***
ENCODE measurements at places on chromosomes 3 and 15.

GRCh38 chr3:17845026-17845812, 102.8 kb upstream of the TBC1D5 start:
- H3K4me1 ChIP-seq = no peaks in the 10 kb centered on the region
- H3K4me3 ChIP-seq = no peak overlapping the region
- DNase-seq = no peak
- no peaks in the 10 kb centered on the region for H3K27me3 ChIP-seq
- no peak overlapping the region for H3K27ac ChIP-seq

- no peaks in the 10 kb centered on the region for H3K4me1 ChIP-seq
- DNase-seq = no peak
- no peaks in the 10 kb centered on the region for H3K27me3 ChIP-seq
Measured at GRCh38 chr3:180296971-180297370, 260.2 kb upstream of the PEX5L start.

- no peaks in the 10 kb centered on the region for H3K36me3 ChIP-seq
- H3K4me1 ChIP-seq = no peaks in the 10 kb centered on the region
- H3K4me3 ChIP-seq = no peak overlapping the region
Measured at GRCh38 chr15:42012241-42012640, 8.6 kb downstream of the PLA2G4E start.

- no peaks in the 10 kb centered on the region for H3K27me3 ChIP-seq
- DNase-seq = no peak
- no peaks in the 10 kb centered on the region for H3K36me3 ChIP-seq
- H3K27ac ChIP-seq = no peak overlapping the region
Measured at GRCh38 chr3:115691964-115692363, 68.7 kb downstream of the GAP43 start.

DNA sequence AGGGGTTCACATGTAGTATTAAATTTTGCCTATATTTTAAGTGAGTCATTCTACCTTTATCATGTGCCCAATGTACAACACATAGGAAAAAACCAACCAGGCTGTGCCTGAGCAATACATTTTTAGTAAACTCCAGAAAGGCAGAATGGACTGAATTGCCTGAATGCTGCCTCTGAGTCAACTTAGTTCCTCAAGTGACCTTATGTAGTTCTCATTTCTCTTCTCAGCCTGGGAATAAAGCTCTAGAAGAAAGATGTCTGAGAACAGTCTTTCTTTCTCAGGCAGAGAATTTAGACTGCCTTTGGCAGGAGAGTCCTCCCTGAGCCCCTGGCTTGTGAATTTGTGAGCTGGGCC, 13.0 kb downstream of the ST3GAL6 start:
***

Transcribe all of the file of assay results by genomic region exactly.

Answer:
ENCODE measurements at places on chromosomes 3 and 15.

GRCh38 chr3:17845026-17845812, 102.8 kb upstream of the TBC1D5 start:
- H3K4me1 ChIP-seq = no peaks in the 10 kb centered on the region
- H3K4me3 ChIP-seq = no peak overlapping the region
- DNase-seq = no peak
- no peaks in the 10 kb centered on the region for H3K27me3 ChIP-seq
- no peak overlapping the region for H3K27ac ChIP-seq

- no peaks in the 10 kb centered on the region for H3K4me1 ChIP-seq
- DNase-seq = no peak
- no peaks in the 10 kb centered on the region for H3K27me3 ChIP-seq
Measured at GRCh38 chr3:180296971-180297370, 260.2 kb upstream of the PEX5L start.

- no peaks in the 10 kb centered on the region for H3K36me3 ChIP-seq
- H3K4me1 ChIP-seq = no peaks in the 10 kb centered on the region
- H3K4me3 ChIP-seq = no peak overlapping the region
Measured at GRCh38 chr15:42012241-42012640, 8.6 kb downstream of the PLA2G4E start.

- no peaks in the 10 kb centered on the region for H3K27me3 ChIP-seq
- DNase-seq = no peak
- no peaks in the 10 kb centered on the region for H3K36me3 ChIP-seq
- H3K27ac ChIP-seq = no peak overlapping the region
Measured at GRCh38 chr3:115691964-115692363, 68.7 kb downstream of the GAP43 start.

DNA sequence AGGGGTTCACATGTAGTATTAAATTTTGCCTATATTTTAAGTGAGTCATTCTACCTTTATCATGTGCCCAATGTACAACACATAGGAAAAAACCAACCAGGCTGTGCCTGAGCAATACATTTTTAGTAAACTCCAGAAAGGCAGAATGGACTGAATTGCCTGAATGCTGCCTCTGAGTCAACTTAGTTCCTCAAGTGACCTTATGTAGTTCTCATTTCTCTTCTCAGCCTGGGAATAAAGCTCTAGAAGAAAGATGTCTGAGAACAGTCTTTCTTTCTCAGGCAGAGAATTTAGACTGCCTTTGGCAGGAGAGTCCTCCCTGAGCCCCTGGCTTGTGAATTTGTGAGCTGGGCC, 13.0 kb downstream of the ST3GAL6 start: